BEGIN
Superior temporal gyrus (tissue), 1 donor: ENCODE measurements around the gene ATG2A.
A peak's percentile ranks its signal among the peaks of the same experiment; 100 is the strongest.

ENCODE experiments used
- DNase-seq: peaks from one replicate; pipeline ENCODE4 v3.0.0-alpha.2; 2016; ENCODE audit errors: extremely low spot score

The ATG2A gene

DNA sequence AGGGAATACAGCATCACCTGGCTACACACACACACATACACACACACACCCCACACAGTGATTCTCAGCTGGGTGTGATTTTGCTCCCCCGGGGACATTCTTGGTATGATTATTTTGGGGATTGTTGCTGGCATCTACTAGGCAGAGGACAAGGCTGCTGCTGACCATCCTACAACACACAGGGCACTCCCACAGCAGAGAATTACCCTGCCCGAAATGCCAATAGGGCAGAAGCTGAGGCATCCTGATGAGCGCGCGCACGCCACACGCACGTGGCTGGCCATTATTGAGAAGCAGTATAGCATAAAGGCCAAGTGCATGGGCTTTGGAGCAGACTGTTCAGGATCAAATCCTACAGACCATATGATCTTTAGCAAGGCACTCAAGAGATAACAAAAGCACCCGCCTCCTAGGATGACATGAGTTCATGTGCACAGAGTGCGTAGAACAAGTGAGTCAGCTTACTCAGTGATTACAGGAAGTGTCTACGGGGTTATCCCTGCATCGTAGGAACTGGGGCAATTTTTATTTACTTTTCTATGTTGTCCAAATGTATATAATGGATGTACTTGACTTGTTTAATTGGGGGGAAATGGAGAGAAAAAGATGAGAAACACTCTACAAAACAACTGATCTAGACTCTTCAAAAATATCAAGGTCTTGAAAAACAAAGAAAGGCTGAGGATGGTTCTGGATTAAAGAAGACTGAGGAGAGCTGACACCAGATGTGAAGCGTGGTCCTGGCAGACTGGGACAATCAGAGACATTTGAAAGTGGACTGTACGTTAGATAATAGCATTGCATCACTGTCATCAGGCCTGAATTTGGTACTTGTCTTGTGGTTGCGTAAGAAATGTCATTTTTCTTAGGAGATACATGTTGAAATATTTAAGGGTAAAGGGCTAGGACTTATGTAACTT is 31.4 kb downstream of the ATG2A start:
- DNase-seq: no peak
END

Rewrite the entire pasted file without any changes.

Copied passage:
Superior temporal gyrus (tissue), 1 donor: ENCODE measurements around the gene ATG2A.
A peak's percentile ranks its signal among the peaks of the same experiment; 100 is the strongest.

ENCODE experiments used
- DNase-seq: peaks from one replicate; pipeline ENCODE4 v3.0.0-alpha.2; 2016; ENCODE audit errors: extremely low spot score

The ATG2A gene

DNA sequence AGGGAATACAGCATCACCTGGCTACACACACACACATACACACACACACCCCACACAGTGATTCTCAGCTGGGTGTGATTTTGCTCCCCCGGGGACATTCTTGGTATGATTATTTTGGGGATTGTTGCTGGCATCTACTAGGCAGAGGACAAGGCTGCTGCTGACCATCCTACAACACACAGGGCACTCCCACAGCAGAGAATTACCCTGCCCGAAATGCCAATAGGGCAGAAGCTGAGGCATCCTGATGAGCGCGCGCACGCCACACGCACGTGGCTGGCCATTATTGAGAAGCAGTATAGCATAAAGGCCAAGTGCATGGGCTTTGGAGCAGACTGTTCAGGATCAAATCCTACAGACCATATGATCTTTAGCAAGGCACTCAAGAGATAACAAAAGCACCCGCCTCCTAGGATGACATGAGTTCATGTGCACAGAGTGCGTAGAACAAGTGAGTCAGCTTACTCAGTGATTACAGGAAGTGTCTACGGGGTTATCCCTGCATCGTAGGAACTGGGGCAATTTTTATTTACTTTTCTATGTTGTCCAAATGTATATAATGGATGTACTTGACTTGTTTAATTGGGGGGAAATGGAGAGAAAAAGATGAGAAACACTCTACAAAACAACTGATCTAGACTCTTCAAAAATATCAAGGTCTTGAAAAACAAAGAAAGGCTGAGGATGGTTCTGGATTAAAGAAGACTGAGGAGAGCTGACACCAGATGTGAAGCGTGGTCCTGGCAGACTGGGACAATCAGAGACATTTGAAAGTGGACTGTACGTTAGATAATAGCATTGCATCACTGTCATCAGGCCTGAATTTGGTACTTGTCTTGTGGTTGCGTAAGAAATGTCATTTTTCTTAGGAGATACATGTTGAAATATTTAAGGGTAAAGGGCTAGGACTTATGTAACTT is 31.4 kb downstream of the ATG2A start:
- DNase-seq: no peak